Monitoring webpage performance is key to avoiding setbacks when algorithms change. Contributor Bobby Lyons points out ways to adapt everyday SEO activities so a website will thrive regardless of algorithm updates.
Success in search engine optimization (SEO) requires not only an understanding of where Google’s algorithm is today but an insight to where Google is heading in the future.
Based on my experience, it has become clear to me Google will place a stronger weight on the customer’s experience with page load speed as part of their mobile-first strategy. With the investment Google has made in page performance, there are some indicators we need in order to understand how critical this factor is now and will be in the future. For example:
- AMP — Specifically designed to bring more information into the search engine results pages (SERPs) in a way that delivers on the customer’s intent most expeditiously. Google’s desire to quickly serve the customer “blazing-fast page rendering and content delivery” across devices and media begins with Google caching more content in their own cloud.
- Google Fiber — A faster internet connection for a faster web. A faster web allows for a stronger internet presence in our everyday lives and is the basis of the success of the internet of things (IoT). What the internet is today is driven by content and experience delivery. When fiber installations reach critical mass and gigabit becomes the standard, the internet will begin to reach its full potential.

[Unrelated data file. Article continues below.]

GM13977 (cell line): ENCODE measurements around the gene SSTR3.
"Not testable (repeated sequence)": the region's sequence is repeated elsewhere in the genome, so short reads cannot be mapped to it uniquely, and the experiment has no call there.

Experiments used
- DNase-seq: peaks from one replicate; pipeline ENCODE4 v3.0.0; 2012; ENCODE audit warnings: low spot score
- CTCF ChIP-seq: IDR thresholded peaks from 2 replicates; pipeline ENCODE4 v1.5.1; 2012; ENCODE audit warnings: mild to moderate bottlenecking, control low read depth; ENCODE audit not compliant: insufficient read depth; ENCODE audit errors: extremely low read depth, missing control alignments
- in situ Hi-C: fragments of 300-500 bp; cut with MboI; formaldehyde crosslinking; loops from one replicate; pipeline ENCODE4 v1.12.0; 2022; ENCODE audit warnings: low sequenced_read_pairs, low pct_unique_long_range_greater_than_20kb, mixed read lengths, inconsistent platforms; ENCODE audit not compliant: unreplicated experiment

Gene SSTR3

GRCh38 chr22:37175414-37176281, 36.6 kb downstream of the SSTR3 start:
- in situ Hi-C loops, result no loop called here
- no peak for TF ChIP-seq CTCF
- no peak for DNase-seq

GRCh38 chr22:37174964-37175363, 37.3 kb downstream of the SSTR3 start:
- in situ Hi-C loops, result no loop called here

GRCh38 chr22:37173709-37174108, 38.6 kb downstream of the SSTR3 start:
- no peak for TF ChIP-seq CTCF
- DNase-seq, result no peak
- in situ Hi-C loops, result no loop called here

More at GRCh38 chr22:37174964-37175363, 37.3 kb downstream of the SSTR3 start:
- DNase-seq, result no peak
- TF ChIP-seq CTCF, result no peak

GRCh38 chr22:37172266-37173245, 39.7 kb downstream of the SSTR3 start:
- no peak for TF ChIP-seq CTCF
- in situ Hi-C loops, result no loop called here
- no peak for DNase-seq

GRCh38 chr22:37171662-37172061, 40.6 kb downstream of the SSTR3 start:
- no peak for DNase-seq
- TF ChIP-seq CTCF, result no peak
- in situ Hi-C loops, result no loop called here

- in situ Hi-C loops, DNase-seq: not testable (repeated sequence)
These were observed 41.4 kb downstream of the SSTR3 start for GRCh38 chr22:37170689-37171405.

- Google Developer Guidelines — 200-millisecond response time and a one-second top of fold page load time, more than a subtle hint that speed should be a primary goal for every webmaster.
Now that we are aware page performance is very important to Google, how do we as digital marketing professionals work speed and performance into our everyday SEO routine?
A first step would be to build the data source. SEO is a data-driven marketing channel, and performance data is no different from positions, click-through rates (CTRs) and impressions. We collect the data, analyze, and determine the course of action required to move the metrics in the direction of our choosing.
Tools to use
With page performance tools it is important to remember a tool may be inaccurate with a single measurement. I prefer to use at least three tools for gathering general performance metrics so I can triangulate the data and validate each individual source against the other two.
Data is only useful when the data is reliable. Depending on the website I am working on, I may have access to page performance data on a recurring basis. Some tool solutions like DynaTrace, Quantum Metric, Foglight, IBM and TeaLeaf collect data in real time but come with a high price tag or limited licenses. When cost is a consideration, I rely more heavily on the following tools:
- Google Page Speed Insights — Regardless of what tools you have access to, how Google perceives the performance of a page is really what matters.
- Pingdom.com — A solid tool for gathering baseline metrics and recommendations for improvement. The added capability to test using international servers is key when international traffic is a strong driver for the business you are working on.
- GTMetrix.com — Similar to Pingdom, with the added benefit of being able to play back the user experience timeline in a video medium.
- WebPageTest.org — A bit rougher user interface (UI) design, but you can capture all the critical metrics. Great for validating the data obtained from other tools.